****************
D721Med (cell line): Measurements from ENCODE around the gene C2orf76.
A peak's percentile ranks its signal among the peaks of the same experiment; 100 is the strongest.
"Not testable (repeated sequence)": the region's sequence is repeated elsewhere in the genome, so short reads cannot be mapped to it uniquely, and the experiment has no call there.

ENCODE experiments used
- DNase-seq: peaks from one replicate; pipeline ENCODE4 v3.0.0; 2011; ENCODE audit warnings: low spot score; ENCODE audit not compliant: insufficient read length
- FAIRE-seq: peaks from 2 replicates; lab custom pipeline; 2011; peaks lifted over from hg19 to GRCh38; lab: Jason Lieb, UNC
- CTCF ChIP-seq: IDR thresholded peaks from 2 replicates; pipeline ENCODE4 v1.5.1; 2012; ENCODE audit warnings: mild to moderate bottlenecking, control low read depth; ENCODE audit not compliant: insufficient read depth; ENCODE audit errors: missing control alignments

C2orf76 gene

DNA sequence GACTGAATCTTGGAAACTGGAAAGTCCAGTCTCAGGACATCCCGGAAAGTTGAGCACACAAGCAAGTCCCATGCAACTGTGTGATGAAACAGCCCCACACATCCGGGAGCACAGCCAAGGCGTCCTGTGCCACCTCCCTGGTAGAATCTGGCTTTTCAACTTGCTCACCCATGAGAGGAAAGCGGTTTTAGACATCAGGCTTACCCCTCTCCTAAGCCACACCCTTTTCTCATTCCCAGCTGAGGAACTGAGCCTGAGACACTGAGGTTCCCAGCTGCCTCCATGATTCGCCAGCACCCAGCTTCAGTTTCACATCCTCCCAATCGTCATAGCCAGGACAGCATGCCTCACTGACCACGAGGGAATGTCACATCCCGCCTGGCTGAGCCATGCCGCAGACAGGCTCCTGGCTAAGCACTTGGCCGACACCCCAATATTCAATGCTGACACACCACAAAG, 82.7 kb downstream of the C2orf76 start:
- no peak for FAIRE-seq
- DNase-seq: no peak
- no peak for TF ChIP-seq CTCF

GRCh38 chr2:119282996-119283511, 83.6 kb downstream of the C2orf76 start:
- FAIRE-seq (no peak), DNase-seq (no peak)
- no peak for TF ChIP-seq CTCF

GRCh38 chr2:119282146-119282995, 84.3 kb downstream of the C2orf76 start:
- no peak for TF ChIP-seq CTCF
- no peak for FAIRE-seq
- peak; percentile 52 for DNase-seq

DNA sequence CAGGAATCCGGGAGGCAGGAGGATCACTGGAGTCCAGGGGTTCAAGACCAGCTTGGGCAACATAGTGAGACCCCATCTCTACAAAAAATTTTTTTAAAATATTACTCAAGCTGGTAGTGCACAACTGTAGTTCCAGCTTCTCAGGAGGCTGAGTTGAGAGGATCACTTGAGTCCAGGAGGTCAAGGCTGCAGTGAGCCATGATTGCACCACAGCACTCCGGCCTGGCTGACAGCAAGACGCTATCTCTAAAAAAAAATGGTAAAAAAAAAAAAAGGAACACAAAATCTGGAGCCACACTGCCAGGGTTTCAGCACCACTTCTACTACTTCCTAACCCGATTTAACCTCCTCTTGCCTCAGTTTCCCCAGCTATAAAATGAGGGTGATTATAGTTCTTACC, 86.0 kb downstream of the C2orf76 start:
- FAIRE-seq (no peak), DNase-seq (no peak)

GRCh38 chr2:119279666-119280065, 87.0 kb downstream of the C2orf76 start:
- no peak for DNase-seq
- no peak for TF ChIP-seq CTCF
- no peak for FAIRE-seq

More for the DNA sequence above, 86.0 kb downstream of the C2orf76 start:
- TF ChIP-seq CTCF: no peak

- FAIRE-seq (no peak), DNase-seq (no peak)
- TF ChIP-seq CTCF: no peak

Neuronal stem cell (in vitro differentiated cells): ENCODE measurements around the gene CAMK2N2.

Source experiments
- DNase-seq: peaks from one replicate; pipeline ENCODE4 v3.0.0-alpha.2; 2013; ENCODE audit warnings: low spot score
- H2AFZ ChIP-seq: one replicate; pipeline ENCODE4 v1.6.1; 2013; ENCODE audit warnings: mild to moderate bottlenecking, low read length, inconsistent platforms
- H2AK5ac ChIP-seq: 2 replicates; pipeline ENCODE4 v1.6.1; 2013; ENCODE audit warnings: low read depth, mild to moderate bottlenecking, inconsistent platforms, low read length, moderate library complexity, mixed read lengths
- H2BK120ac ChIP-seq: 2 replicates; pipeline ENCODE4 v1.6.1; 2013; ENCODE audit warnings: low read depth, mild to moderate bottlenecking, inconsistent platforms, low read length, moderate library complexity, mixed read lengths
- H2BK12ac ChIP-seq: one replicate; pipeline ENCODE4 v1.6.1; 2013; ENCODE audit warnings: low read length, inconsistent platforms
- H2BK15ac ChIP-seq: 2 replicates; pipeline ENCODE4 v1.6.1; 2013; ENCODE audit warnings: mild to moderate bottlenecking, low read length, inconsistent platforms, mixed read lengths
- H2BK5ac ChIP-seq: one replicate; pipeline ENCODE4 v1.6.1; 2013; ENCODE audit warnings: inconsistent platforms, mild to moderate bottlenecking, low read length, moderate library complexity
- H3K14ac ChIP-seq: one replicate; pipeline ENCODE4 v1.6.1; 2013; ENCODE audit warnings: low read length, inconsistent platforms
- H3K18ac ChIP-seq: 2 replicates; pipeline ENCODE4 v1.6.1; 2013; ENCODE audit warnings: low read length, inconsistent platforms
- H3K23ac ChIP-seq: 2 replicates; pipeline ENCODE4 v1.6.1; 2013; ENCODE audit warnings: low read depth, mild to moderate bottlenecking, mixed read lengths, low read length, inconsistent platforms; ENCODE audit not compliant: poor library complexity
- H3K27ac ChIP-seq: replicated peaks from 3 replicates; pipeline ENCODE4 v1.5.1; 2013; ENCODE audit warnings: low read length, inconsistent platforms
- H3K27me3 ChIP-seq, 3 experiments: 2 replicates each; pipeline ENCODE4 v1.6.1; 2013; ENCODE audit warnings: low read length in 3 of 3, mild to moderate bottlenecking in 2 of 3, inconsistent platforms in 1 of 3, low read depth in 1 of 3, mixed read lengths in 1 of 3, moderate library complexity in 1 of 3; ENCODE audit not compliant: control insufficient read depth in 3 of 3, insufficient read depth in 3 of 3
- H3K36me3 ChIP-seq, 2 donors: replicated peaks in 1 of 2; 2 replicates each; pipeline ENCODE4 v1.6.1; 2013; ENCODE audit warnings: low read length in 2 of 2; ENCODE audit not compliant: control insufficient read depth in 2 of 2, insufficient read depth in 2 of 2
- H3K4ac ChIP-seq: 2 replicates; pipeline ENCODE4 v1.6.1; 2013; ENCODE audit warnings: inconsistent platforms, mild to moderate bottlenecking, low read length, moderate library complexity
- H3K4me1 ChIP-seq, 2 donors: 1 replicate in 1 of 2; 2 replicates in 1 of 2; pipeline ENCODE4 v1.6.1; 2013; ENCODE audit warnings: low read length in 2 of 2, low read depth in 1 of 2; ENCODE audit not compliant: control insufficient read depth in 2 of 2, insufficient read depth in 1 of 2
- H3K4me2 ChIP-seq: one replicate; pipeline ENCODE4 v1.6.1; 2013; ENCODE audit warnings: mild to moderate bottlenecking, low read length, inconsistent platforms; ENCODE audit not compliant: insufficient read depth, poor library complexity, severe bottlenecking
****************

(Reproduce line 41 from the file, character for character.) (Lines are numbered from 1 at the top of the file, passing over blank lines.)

- H3K23ac ChIP-seq: 2 replicates; pipeline ENCODE4 v1.6.1; 2013; ENCODE audit warnings: low read depth, mild to moderate bottlenecking, mixed read lengths, low read length, inconsistent platforms; ENCODE audit not compliant: poor library complexity